Space Studies Institute

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Not to be confused with Space Science Institute.
Space Studies Institute
Type Space advocacy, 501(c)3 Education
Founded 1977
Founder(s) Gerard K. O'Neill
Headquarters
  • Mojave, California
Key people President and CEO Gary C Hudson; Trustee Freeman Dyson;[1]
Focus(es) "open the energy and material resources of space for human benefit within our lifetime"
Website http://ssi.org

Space Studies Institute is a non-profit[2] organization that was founded in 1977 by the late Princeton University Professor Dr. Gerard K. O'Neill. The stated mission is to "open the energy and material resources of space for human benefit within our lifetime".

In 2009 SSI moved its operations from its long-term base in Princeton, New Jersey, to Mojave, California. SSI is involved in several initiatives, including a solar sail project that it is developing with Carnegie Mellon University and an effort to find asteroids that could be mined for valuable materials. The use of extraterrestrial resources in space settlement has been an area that has received very little attention in recent years.[3] [4]

SSI's research priorities:

  • 1. Low cost space access
  • 2. Fully reusable propulsion systems
  • 3. Mass driver engines
  • 4. Use of non-terrestrial materials
  • 5. Produce evidence that establishes that manufacturing and extraction industries on the Moon or on asteroids is cost-effective
  • 6. Develop closed environment life support systems for space.

The Institute has sponsored research studies on several transport systems for the development of space. Their first program was in the development of prototype mass driver systems. They are also studying the use of an Orbital Transfer Vehicle as a component of space manufacturing. Other areas of research include a search for Earth-Sun Trojan asteroids, a design study of a Lunar Polar Probe to search for water and useful volatiles at the poles of the Moon, and studies of reuse of the Space Shuttle external tank. Dr O'Neill performed a pioneering study of a large space habitat named Island Three that could house 10,000,000 people.

Conferences[edit]

SSI began hosting a bi-annual Space Manufacturing Conference in 1977, although the conference had actually begun in 1974 at NASA Ames Research Center. This is a list of conferences hosted or co-hosted by SSI.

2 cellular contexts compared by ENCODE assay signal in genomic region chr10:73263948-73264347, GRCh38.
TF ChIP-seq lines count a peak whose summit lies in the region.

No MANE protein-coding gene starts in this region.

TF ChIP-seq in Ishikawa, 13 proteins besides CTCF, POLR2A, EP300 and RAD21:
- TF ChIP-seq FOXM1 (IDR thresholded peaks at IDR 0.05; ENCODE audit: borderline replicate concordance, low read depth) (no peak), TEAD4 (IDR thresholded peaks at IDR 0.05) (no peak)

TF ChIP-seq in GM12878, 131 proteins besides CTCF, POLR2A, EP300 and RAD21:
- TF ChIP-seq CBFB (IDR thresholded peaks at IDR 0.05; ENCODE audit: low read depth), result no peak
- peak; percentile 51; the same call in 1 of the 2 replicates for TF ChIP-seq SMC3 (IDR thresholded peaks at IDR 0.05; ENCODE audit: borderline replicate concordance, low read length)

• Space Manufacturing Facilities (Space Colonies) 1974-75
  • Space Manufacturing Facilities II 1977
  • Space Manufacturing III 1979
  • Space Manufacturing 4 1981
  • Space Manufacturing 1983 — Advances in the Astronautical Sciences - AAS 1983
  • Space Manufacturing 5 — Engineering with Lunar and Asteroidal Materials 1985
  • Space Manufacturing 6 — Non-terrestrial Resources, Biosciences, and Space Engineering 1987
  • Space Manufacturing 7 — Space Resources to Improve Life on Earth 1989
  • Space Manufacturing 8 — Energy and Materials from Space 1991
  • Space Manufacturing 9 — The High Frontier, Accession, Development and Utilization 1993
  • Space Manufacturing 10 — Pathways to the High Frontier 1995
  • Space Manufacturing 11 — The Challenge of Space: Past and Future 1997
  • Space Manufacturing 12 — Challenges and Opportunities in Space 1999
  • Return to the Moon II 2000 — Space Frontier Foundation Lunar Development Conference 2000
  • Space Manufacturing 13 — Settling Circumsolar Space 2001
  • International Space Development Conference (with National Space Society and The Planetary Society) 2006.[5]
  • Space Manufacturing 14 — Planning Humanity's Future on the High Frontier October 2010[6]

See also[edit]

References[edit]

  1. ^ "SSI Update December 2011". Space Studies Institute. 2011-12-28. Retrieved 2011-12-31. 
  2. ^ "Space Studies Institute (SSI)". Retrieved 2010-01-11. 
  3. ^ "Space Studies Institute Heads West, Plans Renewed Effort". Retrieved 2010-01-11. 
  4. ^ ""Where first for space resources?" Jeff Foust, The Space Review, November, 22, 2010". Retrieved 2010-11-22. 
  5. ^ "SSI Track at ISDC 2006". Space Studies Institute. 2006-05-07. Retrieved 2011-12-31. 
  6. ^ "Space Manufacturing 14". Conference Archive. Space Studies Institute. Retrieved 2011-12-31. 

External links[edit]